Sorry is hardest word in crisis communications

For too many companies sorry is  the hardest word when facing a crisis. Too many have the mistaken fear that apologising means accepting all liability. It doesn’t. Even when they do apologise it’s too often a fake apology with too many caveats.

I’ve just done a France24 interview on its business show, People and Profit with Stephen Carroll, about the art of the apology.

 How to say sorry. What is a good apology?

A good apology has nine key elements:

  1. Genuine – it has to be heartfelt and not grudging.
  2. Acknowledge fault – you’re apologising for something so there is fault. Acknowledge what it is.
  3. Admit responsibility – it doesn’t mean admit all responsibility, but if there are some things where it’s clear you’re responsible then say so for those things.
  4. Express regret – genuine regret.
  5. From the top – the genuine apology must come from the top to prove you really mean it.
  6. Heart, not script – a genuine apology doesn’t need a script as it comes from the heart and the head.
  7. Fast – don’t let a narrative develop that shows you don’t care or when you finally apologise it will just look like you’re only doing it because you’ve been forced into it.
  8. Offer of repair – say what you’re going to do to fix it and stop it happening again.
  9. Multiple channels – it’s no good if people don’t know you’ve apologised. Use video, interviews, news conference, news release, blog post, podcast, social media graphics etc. Make sure it is the same consistent message on every channel.

Facebook initially failed on many of these elements.

One point I make to Stephen Carroll is how long it took Mark Zuckerberg to apologise. The Cambridge Analytica story appeared in the New York Times/Guardian on 17 March, but Zuckerberg didn’t publish his statement on his own Facebook account until 21 March. He didn’t apologise in the statement. Despite saying “But we also made mistakes…” he doesn’t apologise.  The statement is long, heavy on detail and weak on emotion.

Towards the end of his long statement he says “I started Facebook, and at the end of the day I’m responsible for what happens on our platform.” But he doesn’t say sorry.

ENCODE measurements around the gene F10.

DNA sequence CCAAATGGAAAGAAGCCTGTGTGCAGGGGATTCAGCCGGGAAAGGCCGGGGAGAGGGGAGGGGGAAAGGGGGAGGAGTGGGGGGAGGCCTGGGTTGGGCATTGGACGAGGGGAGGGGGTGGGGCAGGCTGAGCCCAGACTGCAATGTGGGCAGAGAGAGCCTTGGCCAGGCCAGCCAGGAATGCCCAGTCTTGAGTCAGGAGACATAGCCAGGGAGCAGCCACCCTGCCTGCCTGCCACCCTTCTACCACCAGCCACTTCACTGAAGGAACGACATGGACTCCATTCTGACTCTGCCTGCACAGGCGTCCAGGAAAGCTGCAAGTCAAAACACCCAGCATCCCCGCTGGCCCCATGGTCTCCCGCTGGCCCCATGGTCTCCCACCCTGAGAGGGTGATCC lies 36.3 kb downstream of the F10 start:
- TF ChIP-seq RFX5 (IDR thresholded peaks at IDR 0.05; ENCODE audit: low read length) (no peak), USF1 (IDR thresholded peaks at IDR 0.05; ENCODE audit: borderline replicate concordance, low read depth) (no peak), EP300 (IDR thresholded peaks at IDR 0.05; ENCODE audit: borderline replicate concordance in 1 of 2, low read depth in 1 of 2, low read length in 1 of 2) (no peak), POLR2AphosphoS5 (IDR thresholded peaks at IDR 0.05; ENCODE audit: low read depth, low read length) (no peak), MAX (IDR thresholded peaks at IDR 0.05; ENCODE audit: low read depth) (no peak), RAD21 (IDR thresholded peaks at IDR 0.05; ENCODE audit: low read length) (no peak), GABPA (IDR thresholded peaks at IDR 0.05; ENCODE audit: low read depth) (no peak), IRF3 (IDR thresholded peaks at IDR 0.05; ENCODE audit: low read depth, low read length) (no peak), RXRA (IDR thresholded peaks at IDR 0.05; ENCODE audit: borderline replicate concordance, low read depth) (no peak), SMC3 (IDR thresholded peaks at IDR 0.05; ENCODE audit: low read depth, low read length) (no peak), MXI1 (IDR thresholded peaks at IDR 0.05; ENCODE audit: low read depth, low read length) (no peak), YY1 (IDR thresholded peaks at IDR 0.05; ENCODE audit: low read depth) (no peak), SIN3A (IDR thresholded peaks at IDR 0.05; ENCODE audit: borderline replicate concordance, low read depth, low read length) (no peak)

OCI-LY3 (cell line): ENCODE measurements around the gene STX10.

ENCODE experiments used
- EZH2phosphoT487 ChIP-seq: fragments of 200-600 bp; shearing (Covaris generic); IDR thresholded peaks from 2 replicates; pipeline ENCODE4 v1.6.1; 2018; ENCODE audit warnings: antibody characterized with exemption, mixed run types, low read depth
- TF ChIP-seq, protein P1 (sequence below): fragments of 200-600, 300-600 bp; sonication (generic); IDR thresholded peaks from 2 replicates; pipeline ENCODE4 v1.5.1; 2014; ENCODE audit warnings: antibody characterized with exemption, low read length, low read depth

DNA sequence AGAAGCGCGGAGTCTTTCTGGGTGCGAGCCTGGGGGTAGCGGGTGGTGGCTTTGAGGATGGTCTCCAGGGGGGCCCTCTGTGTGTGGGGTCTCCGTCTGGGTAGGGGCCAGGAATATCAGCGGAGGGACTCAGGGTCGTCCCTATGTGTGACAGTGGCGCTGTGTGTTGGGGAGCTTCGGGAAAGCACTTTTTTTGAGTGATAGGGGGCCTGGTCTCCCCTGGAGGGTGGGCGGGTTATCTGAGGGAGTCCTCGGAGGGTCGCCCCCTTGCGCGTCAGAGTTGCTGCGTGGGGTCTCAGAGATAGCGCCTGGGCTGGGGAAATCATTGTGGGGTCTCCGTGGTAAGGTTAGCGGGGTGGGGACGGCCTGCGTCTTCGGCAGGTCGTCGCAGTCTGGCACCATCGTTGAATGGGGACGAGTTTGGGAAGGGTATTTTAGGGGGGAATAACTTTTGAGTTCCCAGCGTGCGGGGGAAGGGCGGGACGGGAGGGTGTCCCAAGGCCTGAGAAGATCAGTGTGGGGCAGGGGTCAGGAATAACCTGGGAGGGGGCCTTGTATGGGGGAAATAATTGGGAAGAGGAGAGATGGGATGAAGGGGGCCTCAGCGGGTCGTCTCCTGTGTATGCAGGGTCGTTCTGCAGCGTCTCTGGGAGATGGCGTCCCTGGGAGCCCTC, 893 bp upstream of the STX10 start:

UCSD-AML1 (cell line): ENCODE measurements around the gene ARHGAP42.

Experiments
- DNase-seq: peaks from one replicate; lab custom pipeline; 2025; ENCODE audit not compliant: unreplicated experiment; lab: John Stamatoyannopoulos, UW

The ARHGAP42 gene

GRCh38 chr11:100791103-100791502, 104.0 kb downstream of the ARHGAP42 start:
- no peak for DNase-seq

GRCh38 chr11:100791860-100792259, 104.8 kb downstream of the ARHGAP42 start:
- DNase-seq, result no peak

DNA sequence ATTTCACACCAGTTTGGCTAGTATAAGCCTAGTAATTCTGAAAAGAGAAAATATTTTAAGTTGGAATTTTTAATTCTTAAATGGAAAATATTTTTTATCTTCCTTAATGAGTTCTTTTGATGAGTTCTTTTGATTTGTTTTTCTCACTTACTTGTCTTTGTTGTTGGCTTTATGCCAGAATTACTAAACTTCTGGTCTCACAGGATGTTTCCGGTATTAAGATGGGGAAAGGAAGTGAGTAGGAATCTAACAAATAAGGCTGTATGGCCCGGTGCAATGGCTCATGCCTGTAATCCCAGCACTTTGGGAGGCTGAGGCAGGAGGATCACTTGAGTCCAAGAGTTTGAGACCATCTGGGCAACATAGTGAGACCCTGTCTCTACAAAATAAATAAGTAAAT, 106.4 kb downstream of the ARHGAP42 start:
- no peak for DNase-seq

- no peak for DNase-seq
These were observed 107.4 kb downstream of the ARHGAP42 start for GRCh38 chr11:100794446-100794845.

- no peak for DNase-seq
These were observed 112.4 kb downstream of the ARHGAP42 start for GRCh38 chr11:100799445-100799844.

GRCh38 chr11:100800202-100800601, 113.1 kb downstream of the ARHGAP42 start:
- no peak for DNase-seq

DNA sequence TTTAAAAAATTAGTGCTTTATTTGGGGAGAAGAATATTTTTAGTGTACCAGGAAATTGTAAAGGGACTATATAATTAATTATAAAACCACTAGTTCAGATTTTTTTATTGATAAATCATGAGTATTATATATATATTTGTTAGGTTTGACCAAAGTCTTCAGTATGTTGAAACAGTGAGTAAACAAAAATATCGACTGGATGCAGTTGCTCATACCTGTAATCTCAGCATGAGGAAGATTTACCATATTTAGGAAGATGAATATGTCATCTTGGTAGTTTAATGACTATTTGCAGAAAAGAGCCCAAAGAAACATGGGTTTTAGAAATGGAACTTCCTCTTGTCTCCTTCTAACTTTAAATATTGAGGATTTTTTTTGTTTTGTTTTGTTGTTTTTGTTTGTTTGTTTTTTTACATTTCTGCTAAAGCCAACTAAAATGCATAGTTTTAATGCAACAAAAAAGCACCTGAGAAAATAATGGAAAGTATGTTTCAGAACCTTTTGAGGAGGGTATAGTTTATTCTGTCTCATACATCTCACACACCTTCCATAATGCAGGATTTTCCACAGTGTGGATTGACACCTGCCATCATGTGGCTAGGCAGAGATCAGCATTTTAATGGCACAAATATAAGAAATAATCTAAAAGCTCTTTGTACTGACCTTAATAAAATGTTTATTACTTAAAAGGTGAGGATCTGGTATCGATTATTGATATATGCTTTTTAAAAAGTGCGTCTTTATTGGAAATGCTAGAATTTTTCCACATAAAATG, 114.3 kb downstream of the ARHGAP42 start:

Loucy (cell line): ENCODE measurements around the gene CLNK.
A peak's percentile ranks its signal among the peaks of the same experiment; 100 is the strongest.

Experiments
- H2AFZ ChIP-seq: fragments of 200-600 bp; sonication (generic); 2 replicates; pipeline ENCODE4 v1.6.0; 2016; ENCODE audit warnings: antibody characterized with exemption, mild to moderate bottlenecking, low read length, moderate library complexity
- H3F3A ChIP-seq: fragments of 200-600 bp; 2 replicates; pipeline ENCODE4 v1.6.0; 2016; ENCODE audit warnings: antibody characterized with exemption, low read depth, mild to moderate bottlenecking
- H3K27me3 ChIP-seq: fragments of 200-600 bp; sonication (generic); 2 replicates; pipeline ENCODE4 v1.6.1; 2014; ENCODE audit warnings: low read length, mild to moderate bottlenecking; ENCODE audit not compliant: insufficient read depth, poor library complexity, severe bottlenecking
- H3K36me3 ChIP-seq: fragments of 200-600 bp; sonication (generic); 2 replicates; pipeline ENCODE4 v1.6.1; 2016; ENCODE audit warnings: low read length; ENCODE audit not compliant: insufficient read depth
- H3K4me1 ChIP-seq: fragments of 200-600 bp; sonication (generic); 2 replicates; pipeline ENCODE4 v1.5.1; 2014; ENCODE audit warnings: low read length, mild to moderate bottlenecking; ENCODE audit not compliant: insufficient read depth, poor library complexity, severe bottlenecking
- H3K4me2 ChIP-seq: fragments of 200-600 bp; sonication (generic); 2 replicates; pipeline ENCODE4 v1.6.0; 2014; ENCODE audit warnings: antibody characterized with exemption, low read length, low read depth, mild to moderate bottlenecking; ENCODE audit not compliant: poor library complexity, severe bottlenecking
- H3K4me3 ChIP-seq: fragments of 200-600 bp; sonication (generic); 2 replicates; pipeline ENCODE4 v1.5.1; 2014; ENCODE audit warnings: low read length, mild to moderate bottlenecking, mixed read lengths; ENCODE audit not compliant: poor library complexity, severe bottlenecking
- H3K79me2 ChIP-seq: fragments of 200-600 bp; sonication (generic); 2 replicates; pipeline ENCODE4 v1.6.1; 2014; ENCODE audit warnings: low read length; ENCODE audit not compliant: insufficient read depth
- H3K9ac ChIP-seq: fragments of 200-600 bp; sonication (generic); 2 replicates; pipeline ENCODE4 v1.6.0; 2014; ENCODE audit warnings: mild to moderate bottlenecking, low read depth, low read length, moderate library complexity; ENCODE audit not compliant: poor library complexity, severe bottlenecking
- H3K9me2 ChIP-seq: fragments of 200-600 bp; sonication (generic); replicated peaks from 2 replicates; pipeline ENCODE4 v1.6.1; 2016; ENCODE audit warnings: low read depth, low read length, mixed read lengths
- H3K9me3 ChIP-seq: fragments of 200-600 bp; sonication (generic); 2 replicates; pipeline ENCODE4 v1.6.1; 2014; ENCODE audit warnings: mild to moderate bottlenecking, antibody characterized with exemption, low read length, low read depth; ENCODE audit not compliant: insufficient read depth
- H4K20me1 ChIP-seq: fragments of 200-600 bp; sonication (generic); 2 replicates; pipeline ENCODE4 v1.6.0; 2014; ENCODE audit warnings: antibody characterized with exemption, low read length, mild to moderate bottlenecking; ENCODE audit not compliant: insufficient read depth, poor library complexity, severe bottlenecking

Despite Facebook extolling the virtues of video it doesn’t use it to let Zuckerberg actually talk and show he means what he says.

In a TV interview with CNN on the same day he starts to apologise, but it’s a classic fake apology. “I’m sorry this happened”. Not sorry he and Facebook had done it. But sorry it had happened.

In his evidence to US senators on 10 April Zuckerberg finally gives an unequivocal apology.

“We didn’t take a broad enough view of our responsibility, and that was a big mistake. And it was my mistake. And I’m sorry. I started Facebook, I run it, and I’m responsible for what happens here.”

Mark Zuckerberg and Facebook are just the latest famous names and big companies to be caught out by their inability to understand the art of the apology.

Facebook has the resources to manage a corporate crisis and will have had well-rehearsed plans in place. This isn’t the case for many companies. Too many think nothing will happen to us. This is particularly true of many social media and digital companies as their public relations frequently focuses on marketing and user or customer acquisition rather than reputation, creating a significant risk to their future.

If you want a chat about what you can do to prepare for a crisis and protect reputation then please get in touch for an informal conversation about the training courses, crisis simulations and consultancy services I can provide to help you.